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Kehl, a fast (no loop) method to compute MSD

Kehl, a fast (no loop) method to compute MSD


maxime (view profile)


21 May 2013 (Updated )

Kehl computes the mean squared displacements (MSD), with no loop. Fully vectorized code.

function [MSD,tau] = Kehl(Trajectory)

% Kehl.m measures the mean squared displacement (MSD) from a trajectory.
% Kehl is written by Maxime Deforet, May 21 2013. MSKCC.
% Contact :

% This code contains no loop. Each step is "vectorized", therefore pretty
% fast.
% The idea is to compute all the possible pairings in only one time.

% Trajectory = list of T positions (x,y,t). Or (x,t) or (x,y,z,t) or even
% higher dimension (x1,x2,x3,...t)
% tau is the list of all the possible time intervals within the trajectory.
% MSD is a list of mean squared displacements, for each value of tau.

% MSD(tau) = sqrt( x(i)^2 - x(i+tau)^2 ), averaged over i.

T =  size(Trajectory,1); % T is the number of point in the trajectory;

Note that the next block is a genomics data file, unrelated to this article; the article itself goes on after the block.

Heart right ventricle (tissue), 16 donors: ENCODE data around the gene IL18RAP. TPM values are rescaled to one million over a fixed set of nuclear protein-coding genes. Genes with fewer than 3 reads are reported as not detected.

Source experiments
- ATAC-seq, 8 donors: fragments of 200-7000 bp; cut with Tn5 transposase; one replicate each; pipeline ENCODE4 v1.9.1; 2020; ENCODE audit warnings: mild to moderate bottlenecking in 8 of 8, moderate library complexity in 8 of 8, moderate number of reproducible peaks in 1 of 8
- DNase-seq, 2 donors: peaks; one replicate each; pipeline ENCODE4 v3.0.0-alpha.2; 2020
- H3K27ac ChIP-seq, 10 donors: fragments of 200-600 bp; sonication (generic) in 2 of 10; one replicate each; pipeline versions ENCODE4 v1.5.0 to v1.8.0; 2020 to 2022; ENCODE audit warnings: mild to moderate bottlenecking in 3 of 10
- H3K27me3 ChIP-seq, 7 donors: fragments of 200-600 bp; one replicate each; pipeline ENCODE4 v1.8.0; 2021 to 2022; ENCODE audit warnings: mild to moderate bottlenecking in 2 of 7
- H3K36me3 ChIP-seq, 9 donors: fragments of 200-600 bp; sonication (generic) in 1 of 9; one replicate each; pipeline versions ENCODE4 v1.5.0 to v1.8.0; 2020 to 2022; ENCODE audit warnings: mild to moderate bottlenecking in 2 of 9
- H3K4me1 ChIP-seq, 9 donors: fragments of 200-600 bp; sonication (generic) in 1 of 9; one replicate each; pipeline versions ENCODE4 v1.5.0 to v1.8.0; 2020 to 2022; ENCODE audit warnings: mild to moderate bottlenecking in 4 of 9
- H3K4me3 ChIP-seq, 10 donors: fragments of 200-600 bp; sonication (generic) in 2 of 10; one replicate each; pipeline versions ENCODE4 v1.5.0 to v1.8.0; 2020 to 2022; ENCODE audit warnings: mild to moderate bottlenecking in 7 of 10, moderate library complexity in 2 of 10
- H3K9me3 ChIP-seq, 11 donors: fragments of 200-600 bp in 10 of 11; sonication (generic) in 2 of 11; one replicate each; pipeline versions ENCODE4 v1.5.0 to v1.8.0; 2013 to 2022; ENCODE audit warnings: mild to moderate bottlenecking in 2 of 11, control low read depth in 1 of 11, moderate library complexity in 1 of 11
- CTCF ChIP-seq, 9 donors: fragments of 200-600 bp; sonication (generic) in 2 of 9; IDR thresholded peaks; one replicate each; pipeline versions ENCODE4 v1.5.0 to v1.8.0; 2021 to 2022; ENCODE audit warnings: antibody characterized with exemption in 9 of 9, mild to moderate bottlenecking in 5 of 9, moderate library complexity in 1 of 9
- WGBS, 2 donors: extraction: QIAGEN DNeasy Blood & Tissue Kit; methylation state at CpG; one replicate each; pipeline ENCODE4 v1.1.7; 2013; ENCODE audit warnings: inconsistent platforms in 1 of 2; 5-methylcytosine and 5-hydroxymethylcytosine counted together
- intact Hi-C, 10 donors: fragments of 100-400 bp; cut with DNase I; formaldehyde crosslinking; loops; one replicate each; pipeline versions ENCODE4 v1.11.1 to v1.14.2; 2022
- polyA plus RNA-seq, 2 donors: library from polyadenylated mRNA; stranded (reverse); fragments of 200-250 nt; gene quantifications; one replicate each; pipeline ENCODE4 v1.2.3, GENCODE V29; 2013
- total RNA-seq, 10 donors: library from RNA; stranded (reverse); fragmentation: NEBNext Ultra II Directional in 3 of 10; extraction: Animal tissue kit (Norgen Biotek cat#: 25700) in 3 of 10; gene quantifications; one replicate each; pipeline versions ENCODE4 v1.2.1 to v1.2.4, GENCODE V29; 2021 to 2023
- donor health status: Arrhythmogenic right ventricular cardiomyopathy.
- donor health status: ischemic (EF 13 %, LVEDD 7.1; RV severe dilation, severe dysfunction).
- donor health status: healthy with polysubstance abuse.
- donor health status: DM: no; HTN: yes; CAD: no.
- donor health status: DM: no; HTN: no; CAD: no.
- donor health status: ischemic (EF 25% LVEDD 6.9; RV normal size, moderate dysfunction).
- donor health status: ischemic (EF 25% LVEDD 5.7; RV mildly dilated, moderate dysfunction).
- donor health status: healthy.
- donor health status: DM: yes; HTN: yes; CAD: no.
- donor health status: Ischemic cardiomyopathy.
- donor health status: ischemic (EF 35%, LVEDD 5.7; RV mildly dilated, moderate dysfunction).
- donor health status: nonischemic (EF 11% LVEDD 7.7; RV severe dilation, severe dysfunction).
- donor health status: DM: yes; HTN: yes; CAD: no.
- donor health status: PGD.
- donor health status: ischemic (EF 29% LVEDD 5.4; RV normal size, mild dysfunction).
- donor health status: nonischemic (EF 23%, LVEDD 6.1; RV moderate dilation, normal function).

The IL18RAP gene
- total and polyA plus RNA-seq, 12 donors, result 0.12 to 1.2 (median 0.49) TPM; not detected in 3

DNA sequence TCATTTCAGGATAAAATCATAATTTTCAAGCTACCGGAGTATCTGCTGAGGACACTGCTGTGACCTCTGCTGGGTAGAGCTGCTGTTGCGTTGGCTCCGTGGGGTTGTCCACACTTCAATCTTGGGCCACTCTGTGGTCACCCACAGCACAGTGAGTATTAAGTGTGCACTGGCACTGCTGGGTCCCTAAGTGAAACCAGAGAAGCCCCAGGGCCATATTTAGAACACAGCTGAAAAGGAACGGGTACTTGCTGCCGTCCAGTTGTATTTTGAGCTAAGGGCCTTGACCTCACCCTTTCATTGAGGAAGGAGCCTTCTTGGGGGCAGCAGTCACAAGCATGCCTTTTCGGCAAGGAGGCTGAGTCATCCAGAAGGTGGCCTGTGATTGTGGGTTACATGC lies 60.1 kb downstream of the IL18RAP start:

[ I j ] = find(triu(ones(T), 1)); % list of indices of possible pairings
D = zeros(T, T);
D( I + T*(j-1) ) = (sum(abs( Trajectory(I,1:end-1) - Trajectory(j,1:end-1) ).^2, 2)); % Squared distance computation in one line !

% Time intervals between the two points of each pairing :
dt = zeros(T, T);
dt( I + T*(j-1) ) = -( Trajectory(I,end) - Trajectory(j,end) );

% Then D is a list of squared distances. dt is a list of corresponding
% time intervals. Now we have to average all D values over different dt
% values

% We first remove all 0 values from dt matrix, and from D as well.

% Then we sort dt in ascending order, and sort D in the same way.
% We now have DD and DT, respectively a list of squared distances, and
% the corresponding time intervals.

% Now we have to compute the mean DD for each possible value of DT.
% Let's get the first and last indices of each set of DT
% For instance, DT=1 start at First_idx(1) and end at Last_idx(1)
%               DT=2 start at First_idx(2) and end at Last_idx(2)...

% To get the average, we first compute the cumulative (starting from 0), then we
% get "the derivative of the cumulative".
% For each possible value of DT, the mean of DD is the difference between
% the initial index and the last index of the cumulative, divided by the
% number of elements between those two indices :
tau=DT(First_idx); % list of intervals

% plot(tau,MSD)

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